Antique glass bottles. A 1969 Playboy magazine. A teen’s message to the world. Some old tomato tins.
These are among the quirkier items emerging from the rubble at the Algra Bros. Downtown Chilliwack redevelopment site.
Crews have been dismantling the buildings east of Five Corners ahead of the phased construction, while retaining façades — and a few historic finds.
Jarrett Enns, construction lead for Algra Bros, has been in the supervisory role on commercial sites for years.
“But this is one is different because we are dealing with older buildings,” Enns.
They’ve found some really cool vintage pieces.
“From the walls we’ve stripped off layers and layers,” Enns said.
“It seems that back in the day people weren’t too concerned about recycling or not littering because they would just sort of leave stuff in the walls, under the floor, on the roof. Anywhere.”
Some haven’t seen the light of day for decades — or more than a century in some cases. One of the
buildings coughed up an ancient posterboard from the store with floor paint chips in colours like slate, yellow, red, or dark slate, as well as colour choices for varnishes and stains.
|Some early paint and varnish colours to choose from.(Jennifer Feinberg/The Progress)|
Algra has set up a website www.chilliwackisback.com to offer project updates. Some of the found items may even reappear in future tenants’ new digs, possibly displayed once the construction dust settles.
They found things initially more on the surface, such as in cupboards, back rooms, or on shelves.
“But now at this stage we’re getting into the real guts of it,” Enns said.
Digging deeper they came up with old tools, and lots of trash, like some empty tomato tins under the floor joists.
“Most of it we think they were just trying to dispose of as they were building,” he said, “but in other cases we think they were definitely trying to hide stuff.”
The June 1969 edition of Playboy that someone uncovered might fit the bill. The vintage magazine, with a rather tame cover by today’s standards, was discovered tucked away inside a furnace equipment room.
Algra has been posting images for all to enjoy on their DowntownChilliwack social media account.
One of them is a well-preserved sign for a tailor’s shop from the 40s that was being used as a shim in the ceiling of the old Imperial Theatre building. Troy Abbott, member of the Algra crew, managed to rescue the sign.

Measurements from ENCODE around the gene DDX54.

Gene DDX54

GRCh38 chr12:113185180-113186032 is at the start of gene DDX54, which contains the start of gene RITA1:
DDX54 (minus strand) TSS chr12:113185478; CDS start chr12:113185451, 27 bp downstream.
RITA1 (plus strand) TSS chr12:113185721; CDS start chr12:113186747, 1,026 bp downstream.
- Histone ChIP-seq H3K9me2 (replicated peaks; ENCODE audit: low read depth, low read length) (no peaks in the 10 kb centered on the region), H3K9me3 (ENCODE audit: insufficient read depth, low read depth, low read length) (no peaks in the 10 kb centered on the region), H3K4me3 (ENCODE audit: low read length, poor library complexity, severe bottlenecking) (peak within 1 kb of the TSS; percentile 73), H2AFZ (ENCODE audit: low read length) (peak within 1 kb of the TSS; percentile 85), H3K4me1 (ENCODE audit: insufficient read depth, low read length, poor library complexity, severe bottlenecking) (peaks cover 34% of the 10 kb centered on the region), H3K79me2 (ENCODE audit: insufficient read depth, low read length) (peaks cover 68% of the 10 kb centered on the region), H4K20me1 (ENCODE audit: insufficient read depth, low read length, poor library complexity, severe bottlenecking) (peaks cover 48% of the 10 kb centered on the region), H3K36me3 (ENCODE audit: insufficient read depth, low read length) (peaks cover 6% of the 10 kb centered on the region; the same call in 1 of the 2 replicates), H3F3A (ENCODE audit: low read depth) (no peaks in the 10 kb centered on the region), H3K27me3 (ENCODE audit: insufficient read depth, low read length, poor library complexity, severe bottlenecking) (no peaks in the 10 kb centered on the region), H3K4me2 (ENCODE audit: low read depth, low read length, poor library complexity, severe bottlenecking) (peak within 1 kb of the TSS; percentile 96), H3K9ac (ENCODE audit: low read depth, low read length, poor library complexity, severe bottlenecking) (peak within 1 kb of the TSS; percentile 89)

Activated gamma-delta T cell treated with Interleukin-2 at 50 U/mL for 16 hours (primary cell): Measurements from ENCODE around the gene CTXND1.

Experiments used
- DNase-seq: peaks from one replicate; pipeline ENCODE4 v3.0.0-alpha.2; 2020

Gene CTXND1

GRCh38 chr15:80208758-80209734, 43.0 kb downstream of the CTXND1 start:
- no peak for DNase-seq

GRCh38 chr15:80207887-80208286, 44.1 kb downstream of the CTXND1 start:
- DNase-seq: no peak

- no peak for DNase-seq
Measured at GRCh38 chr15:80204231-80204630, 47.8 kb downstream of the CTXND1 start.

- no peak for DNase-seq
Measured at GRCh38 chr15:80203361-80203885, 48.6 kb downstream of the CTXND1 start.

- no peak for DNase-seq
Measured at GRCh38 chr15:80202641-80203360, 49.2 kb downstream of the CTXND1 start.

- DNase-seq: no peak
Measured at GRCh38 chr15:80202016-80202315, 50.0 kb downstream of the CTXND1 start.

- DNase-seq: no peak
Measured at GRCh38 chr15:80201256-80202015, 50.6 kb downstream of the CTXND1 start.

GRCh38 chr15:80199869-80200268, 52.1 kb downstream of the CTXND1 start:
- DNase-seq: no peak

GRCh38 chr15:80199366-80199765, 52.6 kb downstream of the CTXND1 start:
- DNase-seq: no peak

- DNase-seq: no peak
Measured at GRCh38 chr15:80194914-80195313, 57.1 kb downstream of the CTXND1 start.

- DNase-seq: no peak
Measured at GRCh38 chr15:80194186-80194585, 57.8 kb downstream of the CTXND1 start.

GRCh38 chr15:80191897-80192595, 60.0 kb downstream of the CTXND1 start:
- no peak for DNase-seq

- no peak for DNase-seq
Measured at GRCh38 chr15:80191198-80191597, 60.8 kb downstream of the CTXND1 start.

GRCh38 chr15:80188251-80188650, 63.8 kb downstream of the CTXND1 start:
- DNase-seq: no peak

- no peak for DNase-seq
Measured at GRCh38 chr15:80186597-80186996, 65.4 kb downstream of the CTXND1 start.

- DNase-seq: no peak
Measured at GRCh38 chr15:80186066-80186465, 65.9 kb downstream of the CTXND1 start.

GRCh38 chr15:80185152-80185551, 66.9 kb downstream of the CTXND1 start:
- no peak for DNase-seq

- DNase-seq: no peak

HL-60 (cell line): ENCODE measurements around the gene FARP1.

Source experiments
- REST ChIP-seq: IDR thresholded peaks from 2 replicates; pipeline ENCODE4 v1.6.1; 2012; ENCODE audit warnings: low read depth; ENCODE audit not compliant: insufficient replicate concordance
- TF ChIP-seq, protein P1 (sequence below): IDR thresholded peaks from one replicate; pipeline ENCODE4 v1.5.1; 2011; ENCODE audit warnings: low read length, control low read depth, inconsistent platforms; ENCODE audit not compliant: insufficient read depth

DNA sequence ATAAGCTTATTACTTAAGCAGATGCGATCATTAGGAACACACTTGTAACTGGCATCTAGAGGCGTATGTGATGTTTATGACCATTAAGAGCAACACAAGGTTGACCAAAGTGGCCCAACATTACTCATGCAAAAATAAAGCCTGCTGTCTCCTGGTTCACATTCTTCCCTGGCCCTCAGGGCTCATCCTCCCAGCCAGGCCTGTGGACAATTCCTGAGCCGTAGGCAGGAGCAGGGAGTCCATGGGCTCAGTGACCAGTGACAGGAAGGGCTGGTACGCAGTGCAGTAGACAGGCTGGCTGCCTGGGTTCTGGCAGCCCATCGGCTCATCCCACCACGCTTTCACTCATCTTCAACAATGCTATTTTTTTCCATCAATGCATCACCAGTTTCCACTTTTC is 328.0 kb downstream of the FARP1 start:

|A sign for the Central Tailor Shop|
With a little research it was was traced back to the Central Tailor Shop, C.C. Finley proprietor, from an ad in the Sept. 22, 1948 issue of The Progress.
Several empty bottles were brought up from the depths. They once contained alcohol, ink or herbal medicines.
One of them still had some oozy brown residue in it. It dates back to 1910-20, with the words “medicine” appearing in relief alongside “Lydia E. Pinkham.”
“I’ve been learning a lot more about glass bottles than I ever imagined,” said Jon Kinneman, marketing and art director for Algra Bros. “Just trying to figure out the connections, and how old they are and when they could have been put there.”
Certain characteristics can help date glass bottles, like makers’ marks.
“It’s fascinating what you can find out about a silly little bottle,” Kinneman said.
The old bottle contained a herbal tonic from a company founded by Lydia E. Pinkham, which specialized in a vegetable compound to treat myriad “female complaints.”
There were also several ‘Mcdonald’s Nightcap Scotch’ bottles found, which apparently was a pretty popular libation in the U.S. during the 1920-33 when alcohol prohibition was in effect.
“We found about two dozen in the floor. Someone was really enjoying those,” Enns said.
They have no real clue why the empty tin cans and booze bottles ended up under the floors. Under the joists of one of the buildings, they found what they think is rusted shaving brush and a chisel.
“I don’t think anyone has touched this stuff since the late 1920s,” Enns said.
One of the buildings used to house Chilliwack’s oldest theatre, The Imperial Theatre.
Phyllis Martin, a local teenager sent a message to the world by penning it on a two-by-four frame, that they removed from the theatre building and kept.
|Phyllis Martin left a message for Chilliwack in 1924|
This is what she wrote: “I am Phyllis Martin & this is my address Chilliwack, B.C., Henderson Ave, Imperial Theatre, Corner of Robson, Western Hemisphere, Earth, Air, Globe, World, North America, Canada, Aug. 28th, 1924.”
The next year, Miss Martin had the honour of winning the coveted prize for “most improvement shown in arithmatic” by any student in the entrance class, according to the Chilliwack Progress in 1925. A “gold eversharp” pencil was her prize.
Other finds? A Beautiful British Columbia magazine from the 80s was still in good shape, and a vintage 1970s GE clock radio, as well as pack of cards labelled “Svengali’s Magic Cards.”
The concept of connecting a community to its history through redevelopment comes up in this description of the project: “This isn’t a mall or a shopping centre.
“It’s the city’s downtown being rediscovered, reimagined, rebuilt and reconnected. Chilliwack is back — be a part of it.”